Can Online MBA Programs Help Gender Imbalance At Business Schools?
Ongoing diversity and inclusion at business schools, like many universities, has become absolutely paramount. But there’s no mistaking one singular aspect where business school’s tend to fall short: gender imbalance.
Financial Times reporter Sarah Murray explored the problem, looking at Online MBA programs as the potential solution. She notes that online programs are much better attracting at female applicants, which are usually lopsided by students that identify as male.
“At Warwick Business School in the UK, for example, women make up 24 percent of students on the full-time course and 22 percent on the Executive MBA, but account for 32 percent on the Distance Learning MBA. At Babson College in Massachusetts, US, women make up 40 per cent of the intake on the Blended Learning MBA—a program that is mostly online with face-to face elements—for the 2015-16 academic year. That compares with 34 percent for the school’s two-year full-time MBA.”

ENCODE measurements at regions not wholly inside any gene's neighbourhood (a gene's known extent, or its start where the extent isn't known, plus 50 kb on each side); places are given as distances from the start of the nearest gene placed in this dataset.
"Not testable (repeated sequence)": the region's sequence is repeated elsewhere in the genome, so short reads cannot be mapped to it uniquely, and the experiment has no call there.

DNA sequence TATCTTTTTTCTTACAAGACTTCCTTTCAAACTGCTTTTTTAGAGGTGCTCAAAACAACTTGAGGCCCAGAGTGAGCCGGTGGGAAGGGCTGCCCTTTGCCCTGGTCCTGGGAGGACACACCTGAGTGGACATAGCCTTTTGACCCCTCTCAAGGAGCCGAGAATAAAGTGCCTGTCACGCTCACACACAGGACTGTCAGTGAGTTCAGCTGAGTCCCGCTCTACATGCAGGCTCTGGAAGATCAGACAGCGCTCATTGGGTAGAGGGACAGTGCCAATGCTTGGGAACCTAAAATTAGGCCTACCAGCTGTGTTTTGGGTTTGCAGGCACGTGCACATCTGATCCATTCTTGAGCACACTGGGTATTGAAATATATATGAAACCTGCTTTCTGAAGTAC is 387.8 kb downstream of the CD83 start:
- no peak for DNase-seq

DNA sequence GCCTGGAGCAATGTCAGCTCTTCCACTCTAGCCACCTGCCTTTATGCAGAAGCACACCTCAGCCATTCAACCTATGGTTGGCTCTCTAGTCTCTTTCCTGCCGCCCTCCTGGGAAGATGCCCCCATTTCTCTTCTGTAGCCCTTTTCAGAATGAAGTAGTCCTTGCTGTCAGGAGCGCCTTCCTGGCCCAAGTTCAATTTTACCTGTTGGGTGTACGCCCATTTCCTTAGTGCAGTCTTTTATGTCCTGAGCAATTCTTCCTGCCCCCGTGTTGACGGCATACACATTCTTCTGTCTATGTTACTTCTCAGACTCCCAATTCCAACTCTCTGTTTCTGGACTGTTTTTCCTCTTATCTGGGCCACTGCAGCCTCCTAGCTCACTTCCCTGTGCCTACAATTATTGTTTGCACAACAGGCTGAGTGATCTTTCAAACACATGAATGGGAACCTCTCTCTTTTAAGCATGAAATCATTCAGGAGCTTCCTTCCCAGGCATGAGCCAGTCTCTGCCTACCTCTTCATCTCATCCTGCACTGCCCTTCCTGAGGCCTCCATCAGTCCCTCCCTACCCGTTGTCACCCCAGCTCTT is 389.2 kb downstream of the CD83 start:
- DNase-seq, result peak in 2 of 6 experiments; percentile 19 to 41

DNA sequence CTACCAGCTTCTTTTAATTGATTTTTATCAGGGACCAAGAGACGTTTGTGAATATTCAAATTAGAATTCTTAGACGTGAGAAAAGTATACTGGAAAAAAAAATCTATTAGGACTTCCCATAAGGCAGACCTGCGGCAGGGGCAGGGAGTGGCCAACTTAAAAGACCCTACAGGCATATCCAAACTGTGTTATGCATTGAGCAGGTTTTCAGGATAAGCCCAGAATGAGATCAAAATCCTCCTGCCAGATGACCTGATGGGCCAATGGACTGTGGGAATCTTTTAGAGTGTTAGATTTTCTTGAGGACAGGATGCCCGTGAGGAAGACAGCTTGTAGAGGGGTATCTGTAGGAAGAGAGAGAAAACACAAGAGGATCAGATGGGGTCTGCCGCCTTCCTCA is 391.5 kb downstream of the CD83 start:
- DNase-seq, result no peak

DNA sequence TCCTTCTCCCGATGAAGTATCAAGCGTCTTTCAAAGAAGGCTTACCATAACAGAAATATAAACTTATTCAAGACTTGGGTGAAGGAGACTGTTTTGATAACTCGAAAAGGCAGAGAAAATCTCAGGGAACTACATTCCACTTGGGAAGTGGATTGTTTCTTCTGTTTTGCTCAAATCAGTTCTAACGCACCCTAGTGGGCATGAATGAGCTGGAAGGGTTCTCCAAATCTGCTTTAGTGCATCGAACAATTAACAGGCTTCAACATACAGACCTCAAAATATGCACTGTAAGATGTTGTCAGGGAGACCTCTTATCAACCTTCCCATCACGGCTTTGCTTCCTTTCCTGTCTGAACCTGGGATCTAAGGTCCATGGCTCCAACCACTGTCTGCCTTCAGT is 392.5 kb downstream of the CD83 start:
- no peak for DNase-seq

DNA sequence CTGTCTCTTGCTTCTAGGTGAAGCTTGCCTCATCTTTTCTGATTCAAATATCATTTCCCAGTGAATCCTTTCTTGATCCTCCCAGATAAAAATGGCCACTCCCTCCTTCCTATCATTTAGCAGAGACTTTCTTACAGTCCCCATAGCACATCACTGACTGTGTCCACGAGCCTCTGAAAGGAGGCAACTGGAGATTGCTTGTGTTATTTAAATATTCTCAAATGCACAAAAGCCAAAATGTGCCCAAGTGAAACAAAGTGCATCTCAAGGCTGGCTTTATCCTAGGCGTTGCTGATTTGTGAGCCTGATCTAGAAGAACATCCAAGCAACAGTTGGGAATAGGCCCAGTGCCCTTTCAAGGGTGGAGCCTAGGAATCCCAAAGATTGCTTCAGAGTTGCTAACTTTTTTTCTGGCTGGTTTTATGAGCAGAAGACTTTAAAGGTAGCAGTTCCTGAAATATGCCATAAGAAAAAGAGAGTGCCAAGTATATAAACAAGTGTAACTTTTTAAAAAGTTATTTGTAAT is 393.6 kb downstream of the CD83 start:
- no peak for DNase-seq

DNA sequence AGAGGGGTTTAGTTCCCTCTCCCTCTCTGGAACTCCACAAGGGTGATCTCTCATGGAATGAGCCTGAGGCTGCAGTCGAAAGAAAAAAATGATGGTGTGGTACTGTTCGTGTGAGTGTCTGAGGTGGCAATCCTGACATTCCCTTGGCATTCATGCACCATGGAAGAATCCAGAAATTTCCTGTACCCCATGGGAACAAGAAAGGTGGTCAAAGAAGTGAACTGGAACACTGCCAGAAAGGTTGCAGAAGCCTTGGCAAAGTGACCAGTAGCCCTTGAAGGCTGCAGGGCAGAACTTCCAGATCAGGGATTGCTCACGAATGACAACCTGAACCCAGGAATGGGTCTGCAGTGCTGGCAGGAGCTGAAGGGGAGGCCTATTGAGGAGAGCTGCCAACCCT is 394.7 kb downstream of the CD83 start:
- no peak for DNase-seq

Through a mixture of data via the Financial Times and education marketing consulting firm CarringtonCrisp, Murray discovered that the flexibility and costs of an Online MBA may be the ultimate factors when allowing more women to enter the programs. For example, the data showed that 47 percent of women would consider one school over another because of costs, compared to 38 percent of men.
There’s also potential cultural boundaries causing the imbalance, says Julie Cogin, Director of the Australian Graduate School of Management at the University of New South Wales Business School. “MBAs have a reputation for being quite masculine in their orientation,” she says, with the aggressive nature of the environment acting as an aesthetic deterrent. “Some women are put off by that and feel an outside classroom environment might be more conducive.”
On top of increasing scholarships specifically designed for female applicants, many business schools have expanded networking events, such as the Haas School of Business at UC Berkeley and more recently the SC Johnson College of Business and Cornell Univeristy.
The gender imbalance issue likely won’t be fixed overnight, but there are positive signs ahead as business schools amplify flexibility and approach. Click here to read the rest of Murray’s Financial Times piece.